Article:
I am not leveraged, and have the ability to add to my portfolio on a systematic basis.

  47. kk commented on Feb 13

    MS, “stocks are cheap” is my view, based on MY research, which takes into account PRICE vs. cash flows, earnings (discounted for current slowdown) dividend yield, fed model (why aren’t we talking about a treasury bubble) in the context of a long term holding period. In the past, my best investments have been made in periods like the present.

    I have been an investor during recessions before, and I have seen the opportunities that were presented through a bear market. The purchases that I make today may not pan out for the next year, and I am OK with that, as my financial plan does not rely on the next 12 month period. I am positioning myself today for the next 3-5 years, not the next CNBC “trading call”.

    I am not leveraged, and have the ability to add to my portfolio on a systematic basis.

  48. michael schumacher commented on Feb 13


    wonderful news for you however that doesn’t do anything to address the original question. You SEEM to be educated about this whole thing but provide no analysis as to why it is going to improve.

    I’ll pose it for you again in case you missed it..

    “As housing AND construction was responsible for the last few years of returns in the market where or what is going to drive this appreciation???”

  49. badhaikuguy commented on Feb 13


    to answer your question about short covering (not necessarily in order of importance):

    Trading Systems and Methods – Perry Kaufman
    Encyclopedia of Chart Patterns – Thomas Bulkowski
    Technical Analysis for the Trading Professional – Constance Brown
    The Master Swing Trader – Alan Farley
    New Thinking in Technical Analysis – Rick Bensignor, Editor
    The Encyclopedia of Trading Strategies – Katz & McCormick
    New Market Timing Techniques – Tom DeMark
    The New Science of Technical Analysis – Tom DeMark
    Technical Analysis From A to Z – Steven Achelis
    Trading for a Living – Dr. Alexander Elder
    The Secrets of Economic Indicators – Bernard Baumohl

    And that’s just the short list.

    Hope this helps

  50. kckid816 commented on Feb 13

    “No Top-Down, No Short Cuts
    Notice what’s absent from the approach we’ve taken: a top-down macroeconomic overlay of any kind. For instance, we’re not guesstimating the short-term direction and level of interest rates, the trajectory of the dollar, the size of the trade deficit, and so forth. Nor are we shortcutting our way to a forecast by, say, ginning up an aggregate earnings growth projection or trying to handicap where earnings multiples and yields are likely to settle in three years. Methods like these are notoriously imprecise. So, we don’t use them.

    Instead, we’ve built our forecast one company at a time by rolling up the fair value estimates that our analysts have placed on the Dow’s components. When our analysts estimate a firm’s intrinsic worth, they’re forecasting cash flows over a very long time horizon. Therefore, while we’re mindful of how the economy could impact a firm’s results in the near term, it doesn’t govern our outlook. In short, we think that a business’ value is a function of the cash it’s likely to generate over many years, not the next few quarters or so”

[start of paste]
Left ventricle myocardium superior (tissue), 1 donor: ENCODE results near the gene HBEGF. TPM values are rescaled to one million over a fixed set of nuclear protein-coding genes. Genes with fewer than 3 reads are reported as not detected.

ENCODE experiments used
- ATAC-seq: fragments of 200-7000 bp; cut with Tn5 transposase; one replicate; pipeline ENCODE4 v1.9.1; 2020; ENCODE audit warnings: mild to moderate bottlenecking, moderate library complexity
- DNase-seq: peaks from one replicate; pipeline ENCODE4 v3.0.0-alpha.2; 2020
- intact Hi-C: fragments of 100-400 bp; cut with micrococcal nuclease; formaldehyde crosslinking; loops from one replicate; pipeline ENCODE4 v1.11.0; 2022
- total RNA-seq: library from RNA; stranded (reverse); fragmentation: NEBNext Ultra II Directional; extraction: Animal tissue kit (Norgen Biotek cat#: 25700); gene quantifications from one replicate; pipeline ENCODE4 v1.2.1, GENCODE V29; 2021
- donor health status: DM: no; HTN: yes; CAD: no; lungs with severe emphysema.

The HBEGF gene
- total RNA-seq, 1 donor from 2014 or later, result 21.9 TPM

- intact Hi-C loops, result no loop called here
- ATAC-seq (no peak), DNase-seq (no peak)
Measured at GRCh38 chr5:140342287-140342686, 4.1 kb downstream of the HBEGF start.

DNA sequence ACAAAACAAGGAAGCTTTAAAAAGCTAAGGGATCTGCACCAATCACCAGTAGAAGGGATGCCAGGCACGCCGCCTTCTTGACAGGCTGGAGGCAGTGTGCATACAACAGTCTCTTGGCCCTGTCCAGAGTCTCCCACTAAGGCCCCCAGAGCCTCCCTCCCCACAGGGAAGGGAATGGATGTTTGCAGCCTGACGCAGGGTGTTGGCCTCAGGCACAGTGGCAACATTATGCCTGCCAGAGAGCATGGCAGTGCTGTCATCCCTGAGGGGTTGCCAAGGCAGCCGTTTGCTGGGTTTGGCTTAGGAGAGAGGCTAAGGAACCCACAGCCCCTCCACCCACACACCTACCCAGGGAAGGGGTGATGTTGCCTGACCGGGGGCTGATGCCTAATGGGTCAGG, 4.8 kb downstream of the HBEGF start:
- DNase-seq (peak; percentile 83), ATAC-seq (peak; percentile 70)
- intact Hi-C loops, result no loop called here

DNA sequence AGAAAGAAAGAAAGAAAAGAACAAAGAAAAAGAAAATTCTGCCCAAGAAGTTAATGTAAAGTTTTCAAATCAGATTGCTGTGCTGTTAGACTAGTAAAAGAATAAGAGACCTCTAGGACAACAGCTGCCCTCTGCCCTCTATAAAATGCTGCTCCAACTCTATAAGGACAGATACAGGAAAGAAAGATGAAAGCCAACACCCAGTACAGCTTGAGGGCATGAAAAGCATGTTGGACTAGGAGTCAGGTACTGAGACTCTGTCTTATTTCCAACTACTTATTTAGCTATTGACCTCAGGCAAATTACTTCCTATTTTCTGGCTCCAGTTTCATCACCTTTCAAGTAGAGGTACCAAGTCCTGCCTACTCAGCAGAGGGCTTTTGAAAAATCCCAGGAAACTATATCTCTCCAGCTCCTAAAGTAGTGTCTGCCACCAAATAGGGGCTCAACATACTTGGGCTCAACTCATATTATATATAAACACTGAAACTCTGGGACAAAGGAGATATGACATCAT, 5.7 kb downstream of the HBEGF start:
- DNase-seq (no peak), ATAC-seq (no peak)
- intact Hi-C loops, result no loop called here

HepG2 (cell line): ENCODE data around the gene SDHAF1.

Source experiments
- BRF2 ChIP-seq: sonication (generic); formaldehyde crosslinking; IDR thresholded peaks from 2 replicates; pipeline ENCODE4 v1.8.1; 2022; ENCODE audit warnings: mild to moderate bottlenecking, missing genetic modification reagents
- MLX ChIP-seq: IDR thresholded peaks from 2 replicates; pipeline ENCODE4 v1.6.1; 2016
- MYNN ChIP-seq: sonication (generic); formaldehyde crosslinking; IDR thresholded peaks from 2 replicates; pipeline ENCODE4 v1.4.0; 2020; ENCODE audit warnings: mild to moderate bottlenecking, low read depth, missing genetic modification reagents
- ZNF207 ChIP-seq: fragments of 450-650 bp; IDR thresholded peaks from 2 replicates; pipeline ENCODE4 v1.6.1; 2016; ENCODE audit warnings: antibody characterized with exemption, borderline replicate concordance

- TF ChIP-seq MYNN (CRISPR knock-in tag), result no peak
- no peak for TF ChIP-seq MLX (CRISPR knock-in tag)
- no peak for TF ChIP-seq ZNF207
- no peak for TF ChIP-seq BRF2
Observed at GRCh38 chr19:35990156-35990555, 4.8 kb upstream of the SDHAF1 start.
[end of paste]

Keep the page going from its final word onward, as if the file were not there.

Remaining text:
He’s basically saying our projections are based upon what we say these companies are worth. Wow, all I can say is wow. Let’s just completely ignore everything that’s going on in the world and say that the companies are going to have these great cash flows over the next three years. Nevermind that a recession or depression could affect them. Nevermind that we are ignoring interest rates and everything else that could affect Cost of Equity which is what they are using for “fair value”.

  51. michael schumacher commented on Feb 13

    The last paragraph of kckid816 has special meaning for you KK.

    It should….


  52. Justin T commented on Feb 13

    there are so many dire stories out there in the financial world that are not being reported by the main-stream media. From an article I just read in “The Economist,” it appears that local banks holding commercial property mortgages between 50-150 banks holding up to a couple of billion dollars each. The real problem they go on to suggest is in the credit withheld from the greater economy. When will the general market stop trading on technicals and start trading on fundamentals? I’m tired of analysts coming on cnbc suggesting that valuations are cheap here. What is cheap is their analysis – projected earnings, are subjective.

  53. Matt M. commented on Feb 13


    I couldn’t help noticing in another post that you are a big PPT and invisble hand on the market guy. Watch out for those dark shadows and whispered voices!